Insulation can be as simple as cardboard, straw or brown leaves covering a compost pile, or as complex as a shelter built and insulated around a bin. A tumbler system can be moved into a garage, greenhouse or shed for added warmth and protection from the wind.  A digester system can have straw bales stacked around it, or a small structure can be built and stuffed with insulation between the box and the bin.

In maintaining the active compost, snow may not be the problem it seems. Snow is a very effective insulator.  Look for ways to reduce the wind chill factor, such as locating the composter on the lee side of a building, fence or natural feature.

Indoor methods of composting

Why would anyone want to brave cold and snow just to take scraps out to the compost? Fortunately, there are ways to deal with waste materials over the winter without having to face the winter head-on. One solution is an insulated sealed composter that sits in a corner of the garage. A sealed composter with proper balance of carbon and nitrogen components will not emit any composting odors.

Another method is worm composting, or vermiculture. A worm composter is efficient, odorless and can be kept indoors. There are those who may not want to have a worm compost system in their home, for various reasons; however, worm composters can also be kept in the garage or outside.

Yet another indoor system is known as Bokashi, which uses an anaerobic composting process, which means that food scraps don’t rot or smell while breaking down. This is a good method for urban dwellers who can make compost indoors for their plants or community gardens, and for those who live in climates that get deeply cold, such as in upper Canada and Alaska. In these climates, even if the cold were not enough to keep you from composting outdoors, any lid to a composter could likely be frozen shut.

Probably the best reason to maintain an active compost over winter is the head start it gives your early spring garden. During winter, your compost will also provide a welcome boost for your houseplants throughout the dreary winter months.

In gardening, so much is preparation. Summer is preparation for winter, to grow food that will see families through the cold months; but rarely is winter seen as preparation for summer. Composting is one of the many ways in which a homeowner can prepare for spring and the growing season. In keeping compost active and producing that black gold the plants love so much, we connect winter to summer, making each complement the other with what nature has to offer; taking the remains of last summer to make new plants this summer. Keeping the compost going over winter is satisfying to the gardener while providing a wonderful bounty for spring.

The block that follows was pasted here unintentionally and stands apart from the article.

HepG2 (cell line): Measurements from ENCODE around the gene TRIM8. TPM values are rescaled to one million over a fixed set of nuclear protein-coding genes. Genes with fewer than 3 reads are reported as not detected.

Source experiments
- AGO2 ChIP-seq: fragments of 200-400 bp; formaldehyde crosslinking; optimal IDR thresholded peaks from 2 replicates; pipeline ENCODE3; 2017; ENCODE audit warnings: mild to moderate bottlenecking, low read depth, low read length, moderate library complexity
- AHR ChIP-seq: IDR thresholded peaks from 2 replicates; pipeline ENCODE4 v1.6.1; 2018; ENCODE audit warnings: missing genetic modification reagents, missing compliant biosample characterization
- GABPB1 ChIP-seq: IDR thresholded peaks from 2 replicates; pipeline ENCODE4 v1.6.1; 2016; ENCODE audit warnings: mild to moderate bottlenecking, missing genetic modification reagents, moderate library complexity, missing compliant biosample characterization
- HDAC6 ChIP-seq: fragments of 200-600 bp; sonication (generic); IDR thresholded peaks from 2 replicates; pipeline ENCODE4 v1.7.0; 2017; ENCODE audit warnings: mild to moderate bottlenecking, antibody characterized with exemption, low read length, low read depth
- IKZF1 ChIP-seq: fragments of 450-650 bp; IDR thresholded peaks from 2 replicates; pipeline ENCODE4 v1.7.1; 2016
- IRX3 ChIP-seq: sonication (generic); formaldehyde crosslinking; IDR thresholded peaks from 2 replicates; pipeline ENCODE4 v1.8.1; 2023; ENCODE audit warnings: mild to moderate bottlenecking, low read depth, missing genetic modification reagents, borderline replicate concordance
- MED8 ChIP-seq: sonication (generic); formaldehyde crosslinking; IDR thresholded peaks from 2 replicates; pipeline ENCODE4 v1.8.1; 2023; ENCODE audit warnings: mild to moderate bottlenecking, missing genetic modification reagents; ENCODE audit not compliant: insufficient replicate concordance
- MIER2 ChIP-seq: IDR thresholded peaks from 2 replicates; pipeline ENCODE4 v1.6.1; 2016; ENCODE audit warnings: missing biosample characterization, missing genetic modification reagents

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  • Plomero

    Many thanks, I am an amateur at the garden. Your blog very useful.Plomero

  • http://eartheasy.com/ Greg Seaman

    Chicken manure is a valuable amendment but it’s hot and can burn the roots of plants, so it must be well composted. You can leave it in bags through winter but it would be preferable to mix some or all of it with your compost.

  • jeff

    Thanks Greg. I’m new to both composting and raising chickens. I have seen bagged chicken manure sold and understand it to be one of the best manure fertilizers. I currently have plenty of greens, including horse manure and kitchen/garden waste available so i was wondering if the chicken manure might not be best used as a stand-alone soil amendment after it has fully composted. I have drop boards under the roosts so I am collecting manure without shavings etc. Why do you consider it better to mix in with compost?

  • http://eartheasy.com/ Greg Seaman

    Mixing it in with your compost will bring up the grade of the compost while reducing the chance of your using too hot manure directly on your garden.
    However, well rotted manure will compost in the bags and can also be used directly, just be sure it is well rotted. Start applying in small anounts to see how it affects your plants.

  • http://eartheasy.com/ Greg Seaman

    You would probably want to let the manure compost for a couple months, then add it in small amounts to the soil in your starter bed next spring. You can always add more, but best to start carefully. Your starter plants will show you within days if your mix is too hot.

  • http://eartheasy.com/ Greg Seaman

    Sorry if your earlier comments were deleted. The comments feature of this software is glitchy on some browsers.